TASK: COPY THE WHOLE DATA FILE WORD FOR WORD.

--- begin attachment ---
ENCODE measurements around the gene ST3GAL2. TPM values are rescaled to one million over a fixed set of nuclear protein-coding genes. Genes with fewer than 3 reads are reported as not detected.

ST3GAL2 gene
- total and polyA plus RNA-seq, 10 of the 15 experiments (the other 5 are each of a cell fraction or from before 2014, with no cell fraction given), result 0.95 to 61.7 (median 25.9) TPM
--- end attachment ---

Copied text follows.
ENCODE measurements around the gene ST3GAL2. TPM values are rescaled to one million over a fixed set of nuclear protein-coding genes. Genes with fewer than 3 reads are reported as not detected.

ST3GAL2 gene
- total and polyA plus RNA-seq, 10 of the 15 experiments (the other 5 are each of a cell fraction or from before 2014, with no cell fraction given), result 0.95 to 61.7 (median 25.9) TPM